Influenza vaccine is a vaccine that exists as an inactivated whole virus vaccine (not currently available in the United States) or as a split virus vaccine (subvirion vaccine; purified surface antigen vaccine) that contain the hemagglutinins of the predominately circulating strains of influenza virus. The vaccine traditionally contains antigens from two influenza A virus strains and one influenza B virus strain, determined by those most frequently isolated at the end of the current year's respiratory virus season and predicted to predominate in the next respiratory virus season. The vaccine is formulated and administered annually to compensate for antigenic shifts that occur in virus isolates in order to enhance strain-specific immunity during the current respiratory virus season. Those who should receive annual immunization include health care workers and others who may be significant vectors for contagion, healthy persons 50 years old or older, persons with underlying diseases (pulmonary, cardiac, metabolic, renal, and hemoglobinopathies), individuals receiving immunosuppression or chronic aspirin therapy, and pregnant women (beyond the first gestational trimester). Children between the ages of 6 months and 23 months should be immunized annually due to increased morbidity of influenza infection in this age group (13). Children younger than 9 years old receiving influenza vaccine for the first time should receive two doses of split virus vaccine administered in the age appropriate volume separated by at least a one month interval in order to enhance immunologic response and protection against infection.
In 2003, a live attenuated, cold-adapted trivalent viral influenza vaccine (FluMist) prepared by viral reassortment was approved for use in the United States. The vaccine exists as a spray for intranasal instillation, and contains the same three strains of influenza virus that are present in the current parenteral vaccine formulation. Use is limited to healthy individuals 5 to 49 years of age. Children 5 to 8 years old not previously immunized receive two doses of intranasal vaccine administered 60 days apart. Children 5 to 8 years old previously immunized with the intranasal vaccine, and all persons 9 to 49 years of age receive a single vaccine dose annually.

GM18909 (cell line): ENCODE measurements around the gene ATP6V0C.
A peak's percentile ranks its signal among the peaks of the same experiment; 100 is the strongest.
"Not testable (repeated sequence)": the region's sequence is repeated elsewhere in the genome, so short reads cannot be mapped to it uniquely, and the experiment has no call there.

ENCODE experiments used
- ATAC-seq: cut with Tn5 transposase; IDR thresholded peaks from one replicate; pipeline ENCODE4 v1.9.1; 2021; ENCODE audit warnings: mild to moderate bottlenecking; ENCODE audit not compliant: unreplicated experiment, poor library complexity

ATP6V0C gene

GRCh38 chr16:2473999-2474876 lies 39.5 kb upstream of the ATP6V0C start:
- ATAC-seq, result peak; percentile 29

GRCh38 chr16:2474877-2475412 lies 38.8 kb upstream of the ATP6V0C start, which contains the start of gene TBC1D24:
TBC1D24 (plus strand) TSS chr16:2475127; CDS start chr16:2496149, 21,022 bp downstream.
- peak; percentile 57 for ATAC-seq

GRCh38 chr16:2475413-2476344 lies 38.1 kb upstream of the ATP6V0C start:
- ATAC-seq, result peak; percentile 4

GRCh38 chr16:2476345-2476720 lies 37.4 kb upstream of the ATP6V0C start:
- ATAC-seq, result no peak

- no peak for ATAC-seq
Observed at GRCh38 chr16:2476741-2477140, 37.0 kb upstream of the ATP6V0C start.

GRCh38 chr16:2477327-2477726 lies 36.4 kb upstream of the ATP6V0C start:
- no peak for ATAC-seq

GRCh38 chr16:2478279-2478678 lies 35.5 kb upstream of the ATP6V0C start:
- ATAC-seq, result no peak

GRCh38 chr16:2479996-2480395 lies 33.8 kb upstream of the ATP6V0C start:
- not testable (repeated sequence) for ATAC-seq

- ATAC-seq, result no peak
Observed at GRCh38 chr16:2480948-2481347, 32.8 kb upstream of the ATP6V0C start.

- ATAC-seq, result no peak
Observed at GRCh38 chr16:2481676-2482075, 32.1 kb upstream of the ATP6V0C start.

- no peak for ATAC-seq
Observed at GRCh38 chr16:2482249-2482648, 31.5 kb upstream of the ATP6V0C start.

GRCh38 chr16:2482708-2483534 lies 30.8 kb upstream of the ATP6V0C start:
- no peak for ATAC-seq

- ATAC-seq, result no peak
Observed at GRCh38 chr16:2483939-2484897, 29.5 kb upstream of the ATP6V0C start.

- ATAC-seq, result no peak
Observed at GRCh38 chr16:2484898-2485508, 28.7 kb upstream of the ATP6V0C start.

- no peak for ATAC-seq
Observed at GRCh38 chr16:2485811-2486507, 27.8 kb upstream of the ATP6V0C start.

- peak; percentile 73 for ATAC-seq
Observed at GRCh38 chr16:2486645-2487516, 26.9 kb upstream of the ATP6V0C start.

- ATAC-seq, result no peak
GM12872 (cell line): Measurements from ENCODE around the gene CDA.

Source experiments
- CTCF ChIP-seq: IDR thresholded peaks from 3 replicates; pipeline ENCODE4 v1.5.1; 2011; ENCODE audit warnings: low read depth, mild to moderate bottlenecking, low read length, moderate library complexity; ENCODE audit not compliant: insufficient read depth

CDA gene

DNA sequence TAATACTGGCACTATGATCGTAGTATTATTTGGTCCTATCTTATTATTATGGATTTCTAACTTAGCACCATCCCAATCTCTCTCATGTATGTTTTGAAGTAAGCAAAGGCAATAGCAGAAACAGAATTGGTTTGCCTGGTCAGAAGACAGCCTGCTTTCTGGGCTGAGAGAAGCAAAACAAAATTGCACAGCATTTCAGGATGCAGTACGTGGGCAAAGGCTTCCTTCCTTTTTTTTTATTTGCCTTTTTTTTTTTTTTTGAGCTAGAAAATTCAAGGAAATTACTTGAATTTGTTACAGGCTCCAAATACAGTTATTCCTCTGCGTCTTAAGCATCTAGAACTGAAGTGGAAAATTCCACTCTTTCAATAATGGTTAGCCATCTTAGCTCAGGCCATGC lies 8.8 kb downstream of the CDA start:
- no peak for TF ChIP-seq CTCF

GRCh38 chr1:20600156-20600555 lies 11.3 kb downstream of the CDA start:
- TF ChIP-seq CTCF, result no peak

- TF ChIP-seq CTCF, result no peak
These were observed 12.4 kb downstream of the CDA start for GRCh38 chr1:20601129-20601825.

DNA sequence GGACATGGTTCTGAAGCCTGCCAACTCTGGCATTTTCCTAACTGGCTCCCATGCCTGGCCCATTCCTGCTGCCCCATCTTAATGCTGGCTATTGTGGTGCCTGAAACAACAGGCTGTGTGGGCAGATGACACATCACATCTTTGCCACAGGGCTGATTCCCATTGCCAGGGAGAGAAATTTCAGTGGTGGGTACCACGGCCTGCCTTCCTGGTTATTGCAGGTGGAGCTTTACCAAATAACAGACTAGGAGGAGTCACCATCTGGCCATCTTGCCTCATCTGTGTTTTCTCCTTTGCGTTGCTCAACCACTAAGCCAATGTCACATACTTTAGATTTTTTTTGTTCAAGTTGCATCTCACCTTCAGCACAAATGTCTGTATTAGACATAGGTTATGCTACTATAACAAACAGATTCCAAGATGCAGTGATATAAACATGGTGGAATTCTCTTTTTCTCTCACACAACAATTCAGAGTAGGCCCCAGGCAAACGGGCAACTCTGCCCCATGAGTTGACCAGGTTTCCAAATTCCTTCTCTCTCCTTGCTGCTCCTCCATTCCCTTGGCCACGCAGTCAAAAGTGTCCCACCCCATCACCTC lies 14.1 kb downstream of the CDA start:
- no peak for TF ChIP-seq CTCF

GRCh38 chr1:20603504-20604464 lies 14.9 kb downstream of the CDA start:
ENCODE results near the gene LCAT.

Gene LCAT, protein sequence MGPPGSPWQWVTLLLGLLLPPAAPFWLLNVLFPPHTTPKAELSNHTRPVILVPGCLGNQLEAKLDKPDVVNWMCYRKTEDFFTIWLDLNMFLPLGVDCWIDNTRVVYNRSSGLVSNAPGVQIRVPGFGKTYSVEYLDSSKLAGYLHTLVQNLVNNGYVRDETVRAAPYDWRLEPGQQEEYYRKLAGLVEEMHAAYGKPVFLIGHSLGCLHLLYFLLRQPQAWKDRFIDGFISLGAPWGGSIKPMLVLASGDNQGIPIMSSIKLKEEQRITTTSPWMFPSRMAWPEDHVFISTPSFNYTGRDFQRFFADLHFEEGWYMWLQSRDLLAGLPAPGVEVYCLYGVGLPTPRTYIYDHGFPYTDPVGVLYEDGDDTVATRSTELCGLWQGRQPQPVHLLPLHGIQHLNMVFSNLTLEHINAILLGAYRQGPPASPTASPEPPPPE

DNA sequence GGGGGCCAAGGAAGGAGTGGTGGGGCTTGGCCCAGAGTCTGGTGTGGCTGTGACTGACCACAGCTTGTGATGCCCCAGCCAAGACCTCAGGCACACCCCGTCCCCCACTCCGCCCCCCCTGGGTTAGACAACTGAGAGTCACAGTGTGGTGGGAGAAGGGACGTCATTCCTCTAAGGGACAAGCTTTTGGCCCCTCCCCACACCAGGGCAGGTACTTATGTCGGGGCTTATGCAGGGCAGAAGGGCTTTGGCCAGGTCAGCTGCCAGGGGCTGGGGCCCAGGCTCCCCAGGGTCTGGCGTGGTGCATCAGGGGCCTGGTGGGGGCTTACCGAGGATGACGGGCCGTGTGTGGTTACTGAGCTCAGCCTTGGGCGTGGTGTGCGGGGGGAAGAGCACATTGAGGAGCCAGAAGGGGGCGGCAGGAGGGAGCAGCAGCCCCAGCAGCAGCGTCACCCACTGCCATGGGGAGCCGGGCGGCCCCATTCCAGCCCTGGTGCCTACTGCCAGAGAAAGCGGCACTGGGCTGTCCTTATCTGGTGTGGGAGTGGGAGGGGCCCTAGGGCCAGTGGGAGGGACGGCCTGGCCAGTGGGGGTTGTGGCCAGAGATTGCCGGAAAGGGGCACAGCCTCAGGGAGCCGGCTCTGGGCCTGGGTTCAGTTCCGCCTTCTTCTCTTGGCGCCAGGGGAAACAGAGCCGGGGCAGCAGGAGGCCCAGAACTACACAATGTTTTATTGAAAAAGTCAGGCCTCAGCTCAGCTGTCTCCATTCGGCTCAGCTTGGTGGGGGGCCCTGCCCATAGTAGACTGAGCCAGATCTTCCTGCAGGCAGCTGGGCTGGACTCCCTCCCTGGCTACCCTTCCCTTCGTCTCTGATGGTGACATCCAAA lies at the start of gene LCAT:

The most common adverse reactions to influenza immunization are fever and local reactions at the injection site. Allergic reactions occur infrequently. Guillain-Barre syndrome is a rare complication of influenza vaccination, apparently limited to adults.
Table 1: Recommended Childhood (Prior to School Entry) Immunization Schedule 2002 (1)
Vaccine (Route of Administration): Ages of Administration
HBV (IM): 0-1m, 1-4m, 6-18m
DTaP (IM): 2m, 4m, 6m, 15-18m, 4-6y
IPV (IM or SQ): 2m, 4m, 6-18m, 4-6y
Hib (IM): 2m, 4m, (6m), 12-15m
PCV (IM): 2m, 4m, 6m, 12-15m
MMR (SQ): 12-15m, 4-6y
Varicella (SQ): 12-15m
HAV (IM): 2-3y, 3-4y
Influenza (IM): 6-23m (annually)
Table 2: Recommended Childhood (Catch-Up) Immunization Schedule (12m-7y) 2002 (14)
0 (First visit): HBV, DTaP, MMR, Hib (12-60m)
1m: HBV, DTaP, IPV, Varicella